America is an extremely violent society relative to other advanced industrialized nations. The government should take action to reduce the rate of societal violence in accordance with scientific research on its origins. Child corporal punishment is associated with elevated levels of societal violence and probably causes aggression and antisocial behavior on the part of the spanked child. As such, the government should ban child corporal punishment as part of a comprehensive effort to reduce societal violence in general.
Banning child corporal punishment would produce additional benefits. Corporal punishment is an unhealthy intrafamilial practice that is a factor in a variety of individual ills, including physical, mental, and emotional disorders. It is also a known precursor to child abuse. Juxtaposed to all of the individual and societal harms associated with child corporal punishment is substantial research -- conducted by both proponents and opponents of corporal punishment -- that child corporal punishment is not effective, or no more effective, than other forms of punishment that do not carry the risks associated with corporal punishment . Therefore, child corporal punishment is unnecessary, of questionable efficacy, and risky.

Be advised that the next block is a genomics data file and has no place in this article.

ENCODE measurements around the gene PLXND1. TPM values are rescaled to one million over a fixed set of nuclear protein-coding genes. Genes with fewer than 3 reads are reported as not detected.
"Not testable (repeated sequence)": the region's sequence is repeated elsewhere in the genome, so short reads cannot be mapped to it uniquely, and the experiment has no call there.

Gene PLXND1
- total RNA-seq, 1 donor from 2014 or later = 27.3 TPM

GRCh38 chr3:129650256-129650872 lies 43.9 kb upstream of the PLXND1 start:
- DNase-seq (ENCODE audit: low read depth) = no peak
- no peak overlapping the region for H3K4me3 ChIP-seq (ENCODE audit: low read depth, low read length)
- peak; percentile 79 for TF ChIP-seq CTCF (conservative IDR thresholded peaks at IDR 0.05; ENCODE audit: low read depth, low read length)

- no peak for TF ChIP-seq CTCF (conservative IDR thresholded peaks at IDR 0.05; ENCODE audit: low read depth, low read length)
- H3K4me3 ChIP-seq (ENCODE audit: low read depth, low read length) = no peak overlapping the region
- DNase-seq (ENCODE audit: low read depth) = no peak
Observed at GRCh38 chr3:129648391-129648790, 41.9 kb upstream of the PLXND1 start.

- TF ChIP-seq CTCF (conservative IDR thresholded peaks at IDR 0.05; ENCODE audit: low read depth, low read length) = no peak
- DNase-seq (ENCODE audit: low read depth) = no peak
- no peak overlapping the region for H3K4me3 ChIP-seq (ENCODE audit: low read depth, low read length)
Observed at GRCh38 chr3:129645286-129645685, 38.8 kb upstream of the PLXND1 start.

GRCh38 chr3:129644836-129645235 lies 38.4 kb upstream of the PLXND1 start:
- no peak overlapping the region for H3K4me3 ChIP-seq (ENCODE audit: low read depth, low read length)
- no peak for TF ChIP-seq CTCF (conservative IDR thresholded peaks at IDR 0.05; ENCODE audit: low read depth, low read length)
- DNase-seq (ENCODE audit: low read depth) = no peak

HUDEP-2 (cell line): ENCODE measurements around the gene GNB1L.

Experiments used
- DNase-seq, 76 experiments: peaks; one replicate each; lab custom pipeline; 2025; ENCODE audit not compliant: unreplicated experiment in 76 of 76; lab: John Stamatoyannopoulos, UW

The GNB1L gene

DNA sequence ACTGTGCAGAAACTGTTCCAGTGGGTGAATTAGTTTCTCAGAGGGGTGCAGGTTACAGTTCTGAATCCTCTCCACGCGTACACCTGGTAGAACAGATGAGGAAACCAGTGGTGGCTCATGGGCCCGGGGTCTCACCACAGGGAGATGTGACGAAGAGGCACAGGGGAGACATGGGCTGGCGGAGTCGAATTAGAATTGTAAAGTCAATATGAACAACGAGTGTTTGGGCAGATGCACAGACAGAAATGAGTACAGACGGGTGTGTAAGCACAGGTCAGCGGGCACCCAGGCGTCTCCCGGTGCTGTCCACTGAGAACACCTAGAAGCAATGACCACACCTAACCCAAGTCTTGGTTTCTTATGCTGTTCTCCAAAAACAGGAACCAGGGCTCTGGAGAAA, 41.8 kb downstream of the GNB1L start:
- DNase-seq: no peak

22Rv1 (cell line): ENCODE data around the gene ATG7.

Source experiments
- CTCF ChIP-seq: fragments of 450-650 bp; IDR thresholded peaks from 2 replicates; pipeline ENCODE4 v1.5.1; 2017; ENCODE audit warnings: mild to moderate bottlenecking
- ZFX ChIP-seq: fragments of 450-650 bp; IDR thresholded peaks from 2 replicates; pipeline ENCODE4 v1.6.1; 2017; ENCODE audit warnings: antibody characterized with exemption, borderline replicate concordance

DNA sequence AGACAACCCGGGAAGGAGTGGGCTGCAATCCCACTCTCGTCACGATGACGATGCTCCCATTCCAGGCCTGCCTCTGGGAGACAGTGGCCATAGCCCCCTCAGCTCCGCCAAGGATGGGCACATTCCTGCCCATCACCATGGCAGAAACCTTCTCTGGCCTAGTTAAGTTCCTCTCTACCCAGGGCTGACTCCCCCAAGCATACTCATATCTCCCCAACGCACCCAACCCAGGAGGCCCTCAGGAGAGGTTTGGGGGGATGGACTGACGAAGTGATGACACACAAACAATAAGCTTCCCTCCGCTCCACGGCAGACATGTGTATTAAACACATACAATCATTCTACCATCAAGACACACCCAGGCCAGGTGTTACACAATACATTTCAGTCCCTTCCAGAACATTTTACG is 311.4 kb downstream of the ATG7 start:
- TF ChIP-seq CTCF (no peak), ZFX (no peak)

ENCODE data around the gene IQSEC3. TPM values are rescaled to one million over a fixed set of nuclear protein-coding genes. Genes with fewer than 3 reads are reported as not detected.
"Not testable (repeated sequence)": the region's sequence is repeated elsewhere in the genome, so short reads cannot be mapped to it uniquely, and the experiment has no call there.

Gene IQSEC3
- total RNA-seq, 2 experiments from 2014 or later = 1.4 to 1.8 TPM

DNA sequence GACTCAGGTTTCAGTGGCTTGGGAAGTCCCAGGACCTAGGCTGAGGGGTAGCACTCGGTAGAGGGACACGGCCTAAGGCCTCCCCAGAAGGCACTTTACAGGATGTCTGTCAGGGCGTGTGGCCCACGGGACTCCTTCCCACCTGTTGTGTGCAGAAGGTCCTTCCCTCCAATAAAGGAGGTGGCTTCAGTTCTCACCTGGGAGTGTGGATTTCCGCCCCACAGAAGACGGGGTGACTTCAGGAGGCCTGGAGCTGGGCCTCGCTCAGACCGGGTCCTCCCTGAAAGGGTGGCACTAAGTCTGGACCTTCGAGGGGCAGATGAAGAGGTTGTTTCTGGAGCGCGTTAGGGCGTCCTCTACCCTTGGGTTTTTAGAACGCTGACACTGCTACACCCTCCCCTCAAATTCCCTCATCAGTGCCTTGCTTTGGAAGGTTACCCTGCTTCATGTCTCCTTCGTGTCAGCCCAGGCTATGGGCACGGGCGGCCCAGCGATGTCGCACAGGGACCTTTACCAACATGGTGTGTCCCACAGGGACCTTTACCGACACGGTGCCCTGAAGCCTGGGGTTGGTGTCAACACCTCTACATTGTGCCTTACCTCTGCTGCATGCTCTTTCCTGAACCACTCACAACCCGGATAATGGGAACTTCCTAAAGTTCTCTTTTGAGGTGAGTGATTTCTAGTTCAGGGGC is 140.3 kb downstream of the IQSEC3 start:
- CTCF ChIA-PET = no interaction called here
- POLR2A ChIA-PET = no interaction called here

The research findings on corporal punishment have led to a rapidly growing worldwide trend to ban the child-rearing practice altogether. It is time for America to join this trend and take action to protect children, their parents, and society at large from the harms associated with child corporal punishment.
Readers interested in reading Deana A. Pollard's 46-page "Banning Corporal Punishment: A Constitutional Analysis" in its entirety will find it in The American University Law Review at www.wcl.american.edu/journal/lawrev/52/Pollard.pdf
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